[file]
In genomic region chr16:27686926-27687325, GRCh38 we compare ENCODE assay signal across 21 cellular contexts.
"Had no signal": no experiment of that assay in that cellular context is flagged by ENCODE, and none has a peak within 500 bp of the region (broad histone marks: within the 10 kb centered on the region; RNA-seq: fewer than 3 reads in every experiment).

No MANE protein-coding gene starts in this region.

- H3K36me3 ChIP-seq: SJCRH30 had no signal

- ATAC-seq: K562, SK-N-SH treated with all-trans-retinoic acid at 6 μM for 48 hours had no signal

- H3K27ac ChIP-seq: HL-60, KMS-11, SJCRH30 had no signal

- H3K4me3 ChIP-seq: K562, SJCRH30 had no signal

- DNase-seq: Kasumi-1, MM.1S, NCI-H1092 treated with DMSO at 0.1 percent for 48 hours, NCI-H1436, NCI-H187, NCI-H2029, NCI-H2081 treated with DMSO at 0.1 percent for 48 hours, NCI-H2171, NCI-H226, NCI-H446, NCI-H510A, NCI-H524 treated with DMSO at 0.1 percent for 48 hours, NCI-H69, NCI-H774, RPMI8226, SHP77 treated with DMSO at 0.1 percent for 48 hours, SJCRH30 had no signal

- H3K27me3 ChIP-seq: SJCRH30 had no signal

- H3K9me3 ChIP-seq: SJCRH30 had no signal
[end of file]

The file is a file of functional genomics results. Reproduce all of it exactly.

In genomic region chr16:27686926-27687325, GRCh38 we compare ENCODE assay signal across 21 cellular contexts.
"Had no signal": no experiment of that assay in that cellular context is flagged by ENCODE, and none has a peak within 500 bp of the region (broad histone marks: within the 10 kb centered on the region; RNA-seq: fewer than 3 reads in every experiment).

No MANE protein-coding gene starts in this region.

- H3K36me3 ChIP-seq: SJCRH30 had no signal

- ATAC-seq: K562, SK-N-SH treated with all-trans-retinoic acid at 6 μM for 48 hours had no signal

- H3K27ac ChIP-seq: HL-60, KMS-11, SJCRH30 had no signal

- H3K4me3 ChIP-seq: K562, SJCRH30 had no signal

- DNase-seq: Kasumi-1, MM.1S, NCI-H1092 treated with DMSO at 0.1 percent for 48 hours, NCI-H1436, NCI-H187, NCI-H2029, NCI-H2081 treated with DMSO at 0.1 percent for 48 hours, NCI-H2171, NCI-H226, NCI-H446, NCI-H510A, NCI-H524 treated with DMSO at 0.1 percent for 48 hours, NCI-H69, NCI-H774, RPMI8226, SHP77 treated with DMSO at 0.1 percent for 48 hours, SJCRH30 had no signal

- H3K27me3 ChIP-seq: SJCRH30 had no signal

- H3K9me3 ChIP-seq: SJCRH30 had no signal